1. Zolot, Joan PA

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Update: opioid epidemic. In October 2017, President Trump declared the opioid epidemic to be a national emergency and directed executive agencies to fight the crisis. The latest data from the National Center for Health Statistics underscore the need for this call to action. Deaths from opioid overdose, prescription or illicit, have continued to rise, from more than 42,000 in 2016 to more than 49,000 in 2017-a fourfold increase since 2002. The U.S. Senate weighed in last September, voting to support the Opioid Crisis Response Act (OCRA) of 2018. OCRA directs federal agencies to work with state and local governments to reduce supplies of legal and illicit opioids and enhance prevention and recovery efforts. But the legislation provides little additional funding for such interventions. The opioid epidemic, moreover, isn't solely a problem of excessive drug supply and inadequate treatment options. Research shows opioid use and addiction to be closely intertwined with economic hardship, lack of opportunity, social isolation, and traumatic life events. Also influential is obesity that leads to disability and chronic pain. These underlying factors argue strongly for interventions that address the structural issues driving the epidemic.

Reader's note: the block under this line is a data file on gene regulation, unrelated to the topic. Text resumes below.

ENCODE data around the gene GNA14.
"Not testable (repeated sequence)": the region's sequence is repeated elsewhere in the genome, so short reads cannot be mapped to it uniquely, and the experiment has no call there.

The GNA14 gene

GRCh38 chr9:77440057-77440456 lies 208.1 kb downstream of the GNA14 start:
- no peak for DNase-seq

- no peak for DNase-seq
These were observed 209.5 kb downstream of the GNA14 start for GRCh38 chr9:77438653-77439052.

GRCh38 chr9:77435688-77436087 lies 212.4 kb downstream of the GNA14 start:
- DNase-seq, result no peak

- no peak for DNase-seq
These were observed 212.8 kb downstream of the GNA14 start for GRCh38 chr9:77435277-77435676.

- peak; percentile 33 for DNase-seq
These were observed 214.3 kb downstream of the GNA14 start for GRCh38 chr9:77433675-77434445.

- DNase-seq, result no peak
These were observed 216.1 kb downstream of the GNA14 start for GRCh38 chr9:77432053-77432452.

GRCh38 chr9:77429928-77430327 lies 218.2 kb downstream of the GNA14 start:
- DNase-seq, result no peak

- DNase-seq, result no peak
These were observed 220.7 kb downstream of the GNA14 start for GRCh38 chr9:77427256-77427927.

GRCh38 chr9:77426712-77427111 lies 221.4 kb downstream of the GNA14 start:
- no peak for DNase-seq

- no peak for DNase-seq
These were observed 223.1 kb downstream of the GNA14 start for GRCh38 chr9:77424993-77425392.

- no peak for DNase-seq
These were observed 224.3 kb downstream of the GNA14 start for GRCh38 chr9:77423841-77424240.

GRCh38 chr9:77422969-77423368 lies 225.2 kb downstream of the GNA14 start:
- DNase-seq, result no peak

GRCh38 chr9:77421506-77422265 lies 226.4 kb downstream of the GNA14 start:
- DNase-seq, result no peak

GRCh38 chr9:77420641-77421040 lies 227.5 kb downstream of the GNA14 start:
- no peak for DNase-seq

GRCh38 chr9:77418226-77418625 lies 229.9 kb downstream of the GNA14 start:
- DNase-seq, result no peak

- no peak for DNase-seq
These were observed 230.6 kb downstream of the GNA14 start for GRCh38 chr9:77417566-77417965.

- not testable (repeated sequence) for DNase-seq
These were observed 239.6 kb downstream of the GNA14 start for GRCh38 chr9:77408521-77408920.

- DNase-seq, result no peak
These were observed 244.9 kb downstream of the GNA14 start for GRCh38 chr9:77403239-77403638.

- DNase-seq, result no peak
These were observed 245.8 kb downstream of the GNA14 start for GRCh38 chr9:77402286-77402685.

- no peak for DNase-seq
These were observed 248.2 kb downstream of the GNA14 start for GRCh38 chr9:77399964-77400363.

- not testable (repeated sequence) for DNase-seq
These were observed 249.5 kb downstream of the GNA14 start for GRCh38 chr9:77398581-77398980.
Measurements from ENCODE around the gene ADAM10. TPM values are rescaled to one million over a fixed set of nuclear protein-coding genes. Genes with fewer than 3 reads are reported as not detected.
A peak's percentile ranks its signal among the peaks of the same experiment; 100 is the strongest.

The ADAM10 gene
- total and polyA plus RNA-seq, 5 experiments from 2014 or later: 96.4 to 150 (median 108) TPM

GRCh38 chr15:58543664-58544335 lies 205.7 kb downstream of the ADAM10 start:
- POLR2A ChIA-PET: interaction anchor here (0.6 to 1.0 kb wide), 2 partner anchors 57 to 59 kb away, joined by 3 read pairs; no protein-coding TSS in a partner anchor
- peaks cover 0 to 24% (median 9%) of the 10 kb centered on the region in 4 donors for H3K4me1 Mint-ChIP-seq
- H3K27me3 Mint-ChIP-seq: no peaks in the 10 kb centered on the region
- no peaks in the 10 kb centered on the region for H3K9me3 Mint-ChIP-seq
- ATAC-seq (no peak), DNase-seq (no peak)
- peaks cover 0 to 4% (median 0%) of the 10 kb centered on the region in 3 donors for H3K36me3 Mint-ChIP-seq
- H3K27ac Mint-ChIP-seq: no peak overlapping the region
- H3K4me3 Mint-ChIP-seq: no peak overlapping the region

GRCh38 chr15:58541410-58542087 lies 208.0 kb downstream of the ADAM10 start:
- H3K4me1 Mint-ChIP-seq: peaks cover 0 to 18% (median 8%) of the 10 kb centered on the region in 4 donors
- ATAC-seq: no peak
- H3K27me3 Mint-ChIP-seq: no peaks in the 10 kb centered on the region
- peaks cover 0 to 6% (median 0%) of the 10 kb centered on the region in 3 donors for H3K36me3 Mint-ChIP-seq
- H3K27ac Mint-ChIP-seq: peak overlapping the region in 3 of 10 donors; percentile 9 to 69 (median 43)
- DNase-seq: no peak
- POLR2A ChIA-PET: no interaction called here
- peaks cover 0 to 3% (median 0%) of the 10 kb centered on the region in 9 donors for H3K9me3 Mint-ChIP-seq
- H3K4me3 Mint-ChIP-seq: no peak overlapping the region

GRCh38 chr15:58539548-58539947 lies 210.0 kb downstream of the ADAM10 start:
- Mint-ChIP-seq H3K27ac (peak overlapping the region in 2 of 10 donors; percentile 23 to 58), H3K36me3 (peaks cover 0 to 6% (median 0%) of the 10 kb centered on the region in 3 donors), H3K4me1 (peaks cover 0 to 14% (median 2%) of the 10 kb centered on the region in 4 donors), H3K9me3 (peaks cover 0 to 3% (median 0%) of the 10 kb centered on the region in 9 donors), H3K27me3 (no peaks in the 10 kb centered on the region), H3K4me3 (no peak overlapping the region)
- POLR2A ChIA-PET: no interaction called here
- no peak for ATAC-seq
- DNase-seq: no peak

Drug shortages. In 2018, hospital pharmacists saw shortages of as many as 238 drugs on a given day, including a wide variety of everyday medical products such as iv solutions, pain killers, anesthetics, antibiotics, and chemotherapies. Although a continuing problem, drug shortages are down from their peak in 2012, partly due to legislation requiring manufacturers to give advance warning to the Food and Drug Administration of any production issues likely to result in reduced supply. A variety of factors contribute to drug shortages, including manufacturing problems, regulatory issues, business incentives, difficulties in acquiring raw materials, and other supply-chain disturbances. Current shortages, for example, are partly due to damage to production facilities in Puerto Rico caused by hurricanes Irma and Maria in 2017. A recent survey of hospital pharmacy directors and pharmacists revealed that most were affected by at least one drug shortage daily. Of nearly 300 respondents, a majority said the shortages compromised patient outcomes or delayed treatment.


Immigrant access to health care. While newly arrived immigrants are sometimes faulted for the nation's spiraling health care costs, a study in the August 8 International Journal of Health Services shows that immigrants utilize fewer health care services and pay more out of pocket than U.S.-born residents. Immigrant access to health care is limited by exclusion from government programs, language barriers, difficulty navigating the U.S. health care system, and employment in low-level jobs that don't provide insurance.


Undocumented immigrants face the greatest barriers: data suggest that some avoid public health services out of fear of deportation, encounters with Immigration and Customs Enforcement agents, and negative attitudes toward immigrants. Discouraging care to this population can have negative effects on community disease control as well as overuse of costly emergency care.-Joan Zolot, PA